Peter Grünberg

The Physical Foundations of Harmony in Music, including live demonstrations by Peter A.Grünberg together with soprano Keiko Hibi (Lecture + Discussion)

Wednesday, 30 June 2010
16:15 - 17:30 CEST


When a tone – say „g" is played on some musical instrument, it is not only „g" which sounds but in general also a whole series of „partials" or higher harmonics. Already the ancient Greeks as described by Pythagoras knew about this. The origin of the partials is particularly transparent in the case string instruments like guitars or violins and can be explained by the formation of standing wave oscillations with different numbers of nodes. The frequencies are given by the corresponding components of a Fourier analysis where the fundamental and the first harmonic in the present example correspond to "g". Surprisingly the listener still has the mental sensation "g" even if fundamental and first harmonic are cut off by an acoustic high pass filter.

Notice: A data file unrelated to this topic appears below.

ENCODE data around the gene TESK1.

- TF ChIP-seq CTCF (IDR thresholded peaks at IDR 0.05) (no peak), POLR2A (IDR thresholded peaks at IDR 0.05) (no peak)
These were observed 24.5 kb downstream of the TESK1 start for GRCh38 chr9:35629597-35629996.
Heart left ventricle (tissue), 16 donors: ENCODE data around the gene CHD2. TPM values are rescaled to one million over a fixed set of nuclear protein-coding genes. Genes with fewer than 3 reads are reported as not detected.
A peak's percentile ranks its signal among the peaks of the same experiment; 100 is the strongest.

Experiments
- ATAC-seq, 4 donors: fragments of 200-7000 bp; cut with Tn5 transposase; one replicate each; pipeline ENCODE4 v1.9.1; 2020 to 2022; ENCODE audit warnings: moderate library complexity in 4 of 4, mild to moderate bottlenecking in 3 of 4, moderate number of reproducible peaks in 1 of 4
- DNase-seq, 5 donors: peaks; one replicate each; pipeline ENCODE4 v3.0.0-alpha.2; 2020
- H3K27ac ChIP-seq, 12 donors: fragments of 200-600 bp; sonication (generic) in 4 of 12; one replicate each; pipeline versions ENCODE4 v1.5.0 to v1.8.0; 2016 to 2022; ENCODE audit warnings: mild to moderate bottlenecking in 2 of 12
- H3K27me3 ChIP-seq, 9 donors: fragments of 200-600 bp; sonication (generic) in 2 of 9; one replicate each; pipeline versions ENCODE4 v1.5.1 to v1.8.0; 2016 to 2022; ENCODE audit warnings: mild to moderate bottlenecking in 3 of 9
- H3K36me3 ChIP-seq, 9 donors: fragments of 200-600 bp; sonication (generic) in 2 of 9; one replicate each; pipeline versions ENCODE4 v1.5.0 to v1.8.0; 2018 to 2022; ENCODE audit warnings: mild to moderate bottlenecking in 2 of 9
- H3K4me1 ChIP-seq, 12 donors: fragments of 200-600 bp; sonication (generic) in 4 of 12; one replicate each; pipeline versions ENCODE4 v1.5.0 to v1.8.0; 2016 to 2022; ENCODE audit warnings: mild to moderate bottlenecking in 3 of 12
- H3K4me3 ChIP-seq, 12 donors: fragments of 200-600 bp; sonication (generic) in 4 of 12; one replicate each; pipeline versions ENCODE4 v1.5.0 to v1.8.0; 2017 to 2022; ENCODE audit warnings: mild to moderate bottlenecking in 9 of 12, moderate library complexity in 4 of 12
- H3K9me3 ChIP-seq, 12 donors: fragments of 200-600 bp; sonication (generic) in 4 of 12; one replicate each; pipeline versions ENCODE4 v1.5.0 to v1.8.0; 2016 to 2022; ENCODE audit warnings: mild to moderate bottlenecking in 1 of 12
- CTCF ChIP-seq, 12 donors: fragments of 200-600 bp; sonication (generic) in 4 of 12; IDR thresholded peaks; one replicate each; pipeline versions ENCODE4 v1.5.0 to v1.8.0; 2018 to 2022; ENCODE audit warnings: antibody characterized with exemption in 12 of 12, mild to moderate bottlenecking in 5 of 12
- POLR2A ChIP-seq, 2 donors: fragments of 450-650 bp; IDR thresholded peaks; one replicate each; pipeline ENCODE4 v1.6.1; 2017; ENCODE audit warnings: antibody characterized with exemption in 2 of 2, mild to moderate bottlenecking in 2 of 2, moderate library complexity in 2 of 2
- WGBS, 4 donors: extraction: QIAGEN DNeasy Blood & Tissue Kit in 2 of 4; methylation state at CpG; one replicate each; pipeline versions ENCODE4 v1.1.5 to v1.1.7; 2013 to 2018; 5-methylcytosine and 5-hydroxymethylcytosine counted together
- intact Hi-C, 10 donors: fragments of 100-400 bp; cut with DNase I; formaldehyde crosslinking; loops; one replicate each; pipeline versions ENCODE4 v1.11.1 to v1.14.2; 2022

In the 19th Century the German Physicist, H. v. Helmholtz found the relation between the harmonic character of an interval or a chord and the associated partials. This will be demonstrated for prominent intervals like octaves, quarts, and terces. The results of these considerations will be supported by live demonstrations with alpine folklore music German songs from the renaissance and Japanese traditional folk songs.

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